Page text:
1. Pigs, 28 castrated males and 32 females were weaned at 3 weeks old. Males were killed at about 85 kg bodyweight. Females remained in the 4 experimental groups and were mated at the first oestrus after 7 months of age. Two from each group were mated for a total of 4 litters. Altogether 165 pigs of the 2nd generation were killed at about 85 kg bodyweight. The main component of the diets was barley grown in soil which had previously produced crops of very low selenium content. The area was divided into 2 and half was treated with Se before the barley was sown. Of the 4 experimental groups 2 got diets low in Se, 0.03 mg/kg, with vitamin E 15 IU/kg. One of those diets was supplemented with vitamin E to give 45 IU/kg. The other 2 diets had Se 0.06 mg/kg and vitamin E 15 or 45 IU/kg. Sodium selenite as fertilizer increased Se in the barley from 0.01 to 0.05/106. The higher concentration of Se or vitamin E was not significantly associated with milk yield of the sow, litter size, birthweight or Hb. There was a tendency for milk yield to increase for sows receiving higher Se and vitamin E and litter size was slightly higher from sows receiving higher vitamin E. The content of Se and vitamin E was much higher in colostrum, range 53 to 108 mu g/kg between the 4 groups, than in milk, 13 to 27 mu g/kg, and additions of Se and vitamin E to the diet was associated with their marked increases in both colostrum and milk. There was a moderately improving effect of a high Se concentration in feed on growth rate and feed utilization. Low dietary Se and vitamin E were followed by increased mortality rate in piglets; iron toxicity following Fe treatment was observed in piglets given low dietary vitamin E. Signs characteristic of Pale Soft Exudative (PSE) meat were not observed in the deprived pigs.ADDITIONAL ABSTRACT:In this study of the effect of 2 levels of dietary Se (0.03 and 0.06 mg/kg feed) with and without vitamin E supplement (30 IU/kg feed) on the growth and reproduction of pigs, their effects on Se and vitamin E in colostrum and milk were also examined. Concn. of Se in colostrum and milk from pigs fed the low Se (LS) diet was resp. 55 and 14 mu g/kg; from pigs fed the high Se (HS) diet, corresponding Se values for colostrum and milk were 105 and 26 mu g/kg. These levels were not increased by addition of vitamin E to the diet. Vitamin E contents of colostrum from pigs fed the LS and HS diets were resp. 6 and 5 mg/kg. Supplementary vitamin E increased each of these values to 22 mg/kg. Milks from sows on the LS and HS unsupplemented diets contained 1 mg vitamin E/kg; dietary supplementation with vitamin E increased the levels to 2 and 3 mg/kg resp. on the LS and HS diets. Milk yields were not significantly affected by the levels of Se used in these experiments or by the addition of vitamin E to the diet.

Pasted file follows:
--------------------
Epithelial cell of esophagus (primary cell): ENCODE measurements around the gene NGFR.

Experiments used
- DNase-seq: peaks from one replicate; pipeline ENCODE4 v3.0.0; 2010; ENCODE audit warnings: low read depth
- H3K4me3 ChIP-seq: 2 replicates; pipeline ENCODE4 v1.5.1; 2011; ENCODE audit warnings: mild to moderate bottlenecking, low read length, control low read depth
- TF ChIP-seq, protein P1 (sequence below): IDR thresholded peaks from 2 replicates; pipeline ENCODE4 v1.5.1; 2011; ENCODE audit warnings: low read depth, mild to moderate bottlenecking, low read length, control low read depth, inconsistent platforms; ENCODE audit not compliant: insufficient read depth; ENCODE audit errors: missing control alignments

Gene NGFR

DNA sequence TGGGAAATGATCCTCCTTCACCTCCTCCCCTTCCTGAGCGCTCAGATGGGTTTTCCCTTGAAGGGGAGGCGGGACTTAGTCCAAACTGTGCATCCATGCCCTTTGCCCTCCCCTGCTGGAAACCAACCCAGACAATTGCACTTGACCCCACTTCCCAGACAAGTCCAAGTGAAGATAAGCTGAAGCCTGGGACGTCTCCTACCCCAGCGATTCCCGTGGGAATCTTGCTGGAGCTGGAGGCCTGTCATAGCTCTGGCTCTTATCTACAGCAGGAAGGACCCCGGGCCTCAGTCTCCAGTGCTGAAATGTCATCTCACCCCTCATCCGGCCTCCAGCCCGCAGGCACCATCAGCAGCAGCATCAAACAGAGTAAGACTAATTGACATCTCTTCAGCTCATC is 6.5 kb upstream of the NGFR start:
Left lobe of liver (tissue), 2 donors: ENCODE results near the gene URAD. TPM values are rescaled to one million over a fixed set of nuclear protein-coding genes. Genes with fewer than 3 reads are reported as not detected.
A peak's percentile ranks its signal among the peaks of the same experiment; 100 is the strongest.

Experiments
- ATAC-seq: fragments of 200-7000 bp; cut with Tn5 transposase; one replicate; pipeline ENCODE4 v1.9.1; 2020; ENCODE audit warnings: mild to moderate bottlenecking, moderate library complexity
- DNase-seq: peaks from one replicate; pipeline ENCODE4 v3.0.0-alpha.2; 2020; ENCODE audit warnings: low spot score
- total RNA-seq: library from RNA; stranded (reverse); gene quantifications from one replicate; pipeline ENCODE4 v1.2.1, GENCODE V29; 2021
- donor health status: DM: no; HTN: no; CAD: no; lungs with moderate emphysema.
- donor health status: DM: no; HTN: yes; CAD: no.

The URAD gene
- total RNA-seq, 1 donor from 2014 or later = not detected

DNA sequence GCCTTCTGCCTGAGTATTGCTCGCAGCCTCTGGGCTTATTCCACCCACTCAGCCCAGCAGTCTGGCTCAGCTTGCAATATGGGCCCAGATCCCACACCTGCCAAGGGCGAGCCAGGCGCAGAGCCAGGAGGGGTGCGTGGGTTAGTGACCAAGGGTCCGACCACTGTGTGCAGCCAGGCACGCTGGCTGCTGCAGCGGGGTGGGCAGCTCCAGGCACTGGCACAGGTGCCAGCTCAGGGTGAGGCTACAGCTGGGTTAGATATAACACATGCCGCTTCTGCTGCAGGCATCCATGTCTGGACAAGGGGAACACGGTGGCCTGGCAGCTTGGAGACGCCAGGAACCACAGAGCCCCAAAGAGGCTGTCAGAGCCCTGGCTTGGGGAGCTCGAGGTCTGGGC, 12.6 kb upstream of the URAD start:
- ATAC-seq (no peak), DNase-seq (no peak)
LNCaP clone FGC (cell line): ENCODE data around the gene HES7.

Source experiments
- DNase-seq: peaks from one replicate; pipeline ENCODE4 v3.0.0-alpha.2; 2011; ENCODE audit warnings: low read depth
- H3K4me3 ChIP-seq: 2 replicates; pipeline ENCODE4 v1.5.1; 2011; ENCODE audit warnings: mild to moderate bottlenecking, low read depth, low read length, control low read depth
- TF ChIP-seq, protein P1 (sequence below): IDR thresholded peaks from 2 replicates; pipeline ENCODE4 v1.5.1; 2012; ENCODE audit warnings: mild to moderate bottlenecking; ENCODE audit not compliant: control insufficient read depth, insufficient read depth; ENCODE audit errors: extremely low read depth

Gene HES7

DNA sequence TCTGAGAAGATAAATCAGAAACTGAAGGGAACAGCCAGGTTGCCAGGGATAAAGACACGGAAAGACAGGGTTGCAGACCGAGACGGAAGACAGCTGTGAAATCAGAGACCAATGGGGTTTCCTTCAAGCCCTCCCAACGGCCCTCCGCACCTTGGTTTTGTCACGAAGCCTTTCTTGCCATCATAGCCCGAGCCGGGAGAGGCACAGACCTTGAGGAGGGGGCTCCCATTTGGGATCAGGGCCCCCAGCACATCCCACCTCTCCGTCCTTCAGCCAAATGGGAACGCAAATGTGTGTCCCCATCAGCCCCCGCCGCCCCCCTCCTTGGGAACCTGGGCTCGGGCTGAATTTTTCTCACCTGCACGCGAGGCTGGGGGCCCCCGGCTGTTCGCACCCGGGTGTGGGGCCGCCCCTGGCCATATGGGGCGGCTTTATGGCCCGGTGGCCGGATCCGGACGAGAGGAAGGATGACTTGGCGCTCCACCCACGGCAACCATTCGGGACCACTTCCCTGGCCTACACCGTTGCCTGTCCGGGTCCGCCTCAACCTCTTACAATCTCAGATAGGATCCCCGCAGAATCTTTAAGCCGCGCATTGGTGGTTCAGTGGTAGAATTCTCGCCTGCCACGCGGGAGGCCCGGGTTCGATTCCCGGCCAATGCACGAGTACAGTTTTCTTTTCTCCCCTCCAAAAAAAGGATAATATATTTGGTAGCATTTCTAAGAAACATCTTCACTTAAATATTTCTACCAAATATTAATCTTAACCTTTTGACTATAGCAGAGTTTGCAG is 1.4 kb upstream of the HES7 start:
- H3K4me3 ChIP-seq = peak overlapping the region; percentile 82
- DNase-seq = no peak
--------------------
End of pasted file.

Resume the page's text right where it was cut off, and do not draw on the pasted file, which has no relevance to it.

|Journal||Acta Veterinaria Scandinavica (Print)|
|Publication status||Published - 1979|